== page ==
Neena B. Haider, Ph.D.

Harvard Medical School

Associate Professor of Ophthalmology
Member, PhD Program in Biological and Biomedical Sciences

Schepens Eye Research Institute of Massachusetts Eye and Ear

Associate Scientist

Research Summary

Center/Research Area Affiliations


Dr. Haider has been involved in the field of genetics and retinal disease for more than 15 years. She aims to identify key genetic factors that modulate inherited retinal diseases, and she investigates the influence of genes on the multipotency of neural stem cells and retinal progenitors. She also develops and tests therapeutic targets for retinal degenerations (including AMD and diabetic retinopathy). She recently identified a genetic modifier that is able to ameliorate more than one form of inherited retinal degeneration, and has developed several unique genetic models to study the retinal and vascular phenotypes associated with macular degeneration.


Ph.D., Genetics, University of Iowa (1999)

Postgraduate Training

Postdoctoral Fellowship, Jackson Laboratory, Bar Harbor Maine

Her Story

Research Goals

  1. Identify the key genetic factors that influence the multipotency of retinal stem cells/progenitors
  2. Evaluate the genetic modifiers capable of ameliorating retinal disease
  3. Develop and test therapeutic targets for retinal degenerations, including age-related macular degeneration (AMD) and diabetic retinopathy.

Key Research Findings

Recently, the Haider Laboratory identified a genetic modifier that is able to ameliorate retinal degeneration. This work exemplifies her laboratory's use of mouse models and demonstrates how genes in the same functional network can affect phenotype. These findings have profound implications in developing broad therapeutics for many forms of disease with the same pathology. The laboratory’s current research also revealed a novel role for vitamin D metabolism in the pathogenesis of age related macular degeneration and antioxidants in neuroprotection from light-induced retinal damage. Her laboratory has also developed unique genetic models to study the retinal and vascular phenotype associated with macular degeneration.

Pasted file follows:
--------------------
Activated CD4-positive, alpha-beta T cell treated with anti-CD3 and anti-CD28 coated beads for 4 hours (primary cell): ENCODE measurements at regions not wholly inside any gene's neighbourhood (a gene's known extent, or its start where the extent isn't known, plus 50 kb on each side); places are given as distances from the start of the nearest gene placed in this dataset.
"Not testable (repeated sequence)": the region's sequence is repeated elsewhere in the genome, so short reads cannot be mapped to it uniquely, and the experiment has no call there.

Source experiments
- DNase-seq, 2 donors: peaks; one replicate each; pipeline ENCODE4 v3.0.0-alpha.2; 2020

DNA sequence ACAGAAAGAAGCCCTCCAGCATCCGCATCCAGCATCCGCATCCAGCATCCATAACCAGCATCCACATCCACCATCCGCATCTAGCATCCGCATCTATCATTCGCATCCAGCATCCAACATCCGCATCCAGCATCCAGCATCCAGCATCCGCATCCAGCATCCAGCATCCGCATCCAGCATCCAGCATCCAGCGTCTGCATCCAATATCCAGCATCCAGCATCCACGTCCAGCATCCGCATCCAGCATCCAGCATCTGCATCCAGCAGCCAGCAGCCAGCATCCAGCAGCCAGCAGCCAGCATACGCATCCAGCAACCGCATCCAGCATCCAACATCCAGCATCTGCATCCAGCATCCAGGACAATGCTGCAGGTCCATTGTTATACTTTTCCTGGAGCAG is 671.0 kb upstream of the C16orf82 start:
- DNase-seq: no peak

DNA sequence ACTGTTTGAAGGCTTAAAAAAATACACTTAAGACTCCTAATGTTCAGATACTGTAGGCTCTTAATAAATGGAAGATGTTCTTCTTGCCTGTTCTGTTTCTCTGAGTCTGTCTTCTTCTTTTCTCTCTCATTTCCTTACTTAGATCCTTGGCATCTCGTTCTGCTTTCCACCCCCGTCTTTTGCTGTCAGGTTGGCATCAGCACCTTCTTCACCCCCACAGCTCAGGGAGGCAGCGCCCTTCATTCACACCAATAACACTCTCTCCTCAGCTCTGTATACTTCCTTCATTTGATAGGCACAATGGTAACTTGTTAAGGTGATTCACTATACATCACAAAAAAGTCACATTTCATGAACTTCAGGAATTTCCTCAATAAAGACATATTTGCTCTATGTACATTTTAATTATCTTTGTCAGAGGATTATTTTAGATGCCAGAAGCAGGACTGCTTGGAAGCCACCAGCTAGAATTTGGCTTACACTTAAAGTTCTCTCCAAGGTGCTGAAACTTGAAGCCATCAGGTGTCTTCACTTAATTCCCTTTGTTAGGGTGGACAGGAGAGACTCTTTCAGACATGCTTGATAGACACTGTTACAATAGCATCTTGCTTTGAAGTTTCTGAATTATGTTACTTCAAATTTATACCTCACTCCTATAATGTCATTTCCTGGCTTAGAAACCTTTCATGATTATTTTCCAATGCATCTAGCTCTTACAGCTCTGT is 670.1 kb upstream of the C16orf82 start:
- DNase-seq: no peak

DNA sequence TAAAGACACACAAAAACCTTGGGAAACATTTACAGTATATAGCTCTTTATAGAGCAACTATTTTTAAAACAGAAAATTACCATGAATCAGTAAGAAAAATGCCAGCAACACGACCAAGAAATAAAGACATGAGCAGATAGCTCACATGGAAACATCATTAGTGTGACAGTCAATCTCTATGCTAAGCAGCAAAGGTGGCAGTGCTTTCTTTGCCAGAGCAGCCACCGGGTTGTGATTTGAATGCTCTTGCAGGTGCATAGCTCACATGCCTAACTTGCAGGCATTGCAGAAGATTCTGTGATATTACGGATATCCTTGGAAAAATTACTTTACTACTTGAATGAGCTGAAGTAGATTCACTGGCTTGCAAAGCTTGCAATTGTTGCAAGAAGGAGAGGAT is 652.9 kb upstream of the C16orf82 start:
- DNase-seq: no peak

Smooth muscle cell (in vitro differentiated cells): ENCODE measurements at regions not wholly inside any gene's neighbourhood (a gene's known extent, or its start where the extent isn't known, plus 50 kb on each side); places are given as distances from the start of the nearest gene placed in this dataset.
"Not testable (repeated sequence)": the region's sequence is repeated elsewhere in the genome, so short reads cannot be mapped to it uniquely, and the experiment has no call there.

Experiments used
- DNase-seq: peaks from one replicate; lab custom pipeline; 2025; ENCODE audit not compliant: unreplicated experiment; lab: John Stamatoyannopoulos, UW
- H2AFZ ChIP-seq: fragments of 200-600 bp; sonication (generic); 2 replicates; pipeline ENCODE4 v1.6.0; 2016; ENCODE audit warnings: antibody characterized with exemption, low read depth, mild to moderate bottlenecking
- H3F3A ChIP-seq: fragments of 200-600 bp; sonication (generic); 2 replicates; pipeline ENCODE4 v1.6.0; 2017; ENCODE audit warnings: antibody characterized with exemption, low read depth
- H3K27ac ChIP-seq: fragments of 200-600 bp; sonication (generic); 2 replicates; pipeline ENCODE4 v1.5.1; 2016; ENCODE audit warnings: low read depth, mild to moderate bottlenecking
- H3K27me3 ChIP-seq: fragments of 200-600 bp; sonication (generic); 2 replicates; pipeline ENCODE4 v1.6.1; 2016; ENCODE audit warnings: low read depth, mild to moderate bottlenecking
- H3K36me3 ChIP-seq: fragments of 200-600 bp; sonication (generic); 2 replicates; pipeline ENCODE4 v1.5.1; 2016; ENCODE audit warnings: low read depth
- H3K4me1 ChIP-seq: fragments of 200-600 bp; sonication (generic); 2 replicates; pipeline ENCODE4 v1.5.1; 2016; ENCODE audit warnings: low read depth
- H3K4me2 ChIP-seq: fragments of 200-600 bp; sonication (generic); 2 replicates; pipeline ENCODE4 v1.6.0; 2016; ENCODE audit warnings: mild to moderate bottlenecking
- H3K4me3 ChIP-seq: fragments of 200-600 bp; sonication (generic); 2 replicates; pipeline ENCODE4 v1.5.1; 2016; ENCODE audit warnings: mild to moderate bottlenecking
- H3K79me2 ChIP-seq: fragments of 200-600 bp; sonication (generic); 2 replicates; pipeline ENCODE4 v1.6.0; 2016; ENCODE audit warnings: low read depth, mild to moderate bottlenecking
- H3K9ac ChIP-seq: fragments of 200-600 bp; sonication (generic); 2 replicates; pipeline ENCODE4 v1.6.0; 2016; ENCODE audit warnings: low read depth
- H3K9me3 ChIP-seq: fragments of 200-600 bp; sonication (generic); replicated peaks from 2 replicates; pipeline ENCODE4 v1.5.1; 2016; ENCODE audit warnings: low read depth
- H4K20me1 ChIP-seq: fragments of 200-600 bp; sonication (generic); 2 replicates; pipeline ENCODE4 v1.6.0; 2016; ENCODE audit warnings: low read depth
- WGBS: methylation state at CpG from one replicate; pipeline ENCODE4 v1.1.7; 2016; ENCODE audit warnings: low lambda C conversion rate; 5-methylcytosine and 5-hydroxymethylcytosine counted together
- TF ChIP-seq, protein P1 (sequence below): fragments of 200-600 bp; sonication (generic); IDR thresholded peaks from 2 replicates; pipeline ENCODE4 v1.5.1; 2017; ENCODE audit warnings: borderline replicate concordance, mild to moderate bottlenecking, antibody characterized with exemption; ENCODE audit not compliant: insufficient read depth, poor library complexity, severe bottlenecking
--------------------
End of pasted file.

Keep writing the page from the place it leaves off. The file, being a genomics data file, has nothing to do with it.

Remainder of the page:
An internationally recognized expert in the field of genetics, Dr. Haider is frequently invited to present her findings at national, international professional meetings at academic and industrial institutions. She has been cited in more than 730 publications, four of which have been selected for the cover of the journals, including one in Nature Genetics.


Dr. Haider has established an academic goal of mentoring undergraduate, graduate, and medical students. Her aim is to help students develop the training and analytical skills needed to succeed in the medical sciences.

This strong interest and focus on the education of young scientists has been consistent throughout Dr. Haider's career. Upon her appointment as an Assistant Professor at the University of Nebraska, she initiated and developed a successful Advanced Molecular Genetics course. Additionally, she was Co-director for a core molecular biology course, taught genetics of retinal disease to ophthalmology residents, and was Director of the genetics portion of the Summer Medical and Dental Education Program.